"It's not good," Bryce Harper said. "We're just getting beat on both sides of the ball, pitching, hitting, everything. We have to do everything we can. We have to battle. Doesn't matter the count, who we're facing, if it's the Miami Marlins or L.A. Dodgers."

Over the last 35 games, the Marlins are 18-17. The Phillies are 15-20. We're talking more than a month of the schedule.

The hard truth right now is that the Phillies just are not that good. Their current roster, 1 through 25, is not as talented or as deep as the current rosters of the Braves and Nationals.

Switching hitting coaches won't magically transform this offense. Moving Scott Kingery up to the leadoff spot won't spark this lineup to new heights. Up and down the batting order, the Phillies simply need more from their everyday players. Harper needs to hit for more power. Segura needs to find the stroke he had for most of the last 3½ seasons. Realmuto needs to be the middle-of-the-order bat the Phillies thought they were acquiring. The bench players — whether it's Roman Quinn or Andrew Knapp or Sean Rodriguez or Maikel Franco — need to get a hit once in a while.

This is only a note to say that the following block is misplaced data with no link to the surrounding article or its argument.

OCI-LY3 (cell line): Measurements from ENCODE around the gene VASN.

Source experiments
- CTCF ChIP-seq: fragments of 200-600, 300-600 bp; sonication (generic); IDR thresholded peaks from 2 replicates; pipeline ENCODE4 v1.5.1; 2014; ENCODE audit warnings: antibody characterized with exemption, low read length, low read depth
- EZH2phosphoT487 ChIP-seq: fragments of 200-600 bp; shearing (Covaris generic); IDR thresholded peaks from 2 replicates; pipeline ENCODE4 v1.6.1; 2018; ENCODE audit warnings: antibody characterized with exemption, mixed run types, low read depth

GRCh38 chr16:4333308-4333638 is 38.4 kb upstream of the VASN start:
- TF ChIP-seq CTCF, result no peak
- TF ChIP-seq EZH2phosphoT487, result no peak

"I'm absolutely certain of it," Kapler said when asked if he's seen any reasons to believe guys like Segura and Realmuto can get back to their career norms.

"It would shock me if Jean Segura didn't get to his normal numbers by the end of the season. And it would shock me if J.T. didn't as well. Both those guys are skilled, athletic hitters. We don't look at stretches that bring our batting averages down by even 50 points because we know that happens over the course of a season. And we know that Jean Segura over the last three years is a .300 hitter. So we know that he's going to be somewhere in that neighborhood at the end of the year.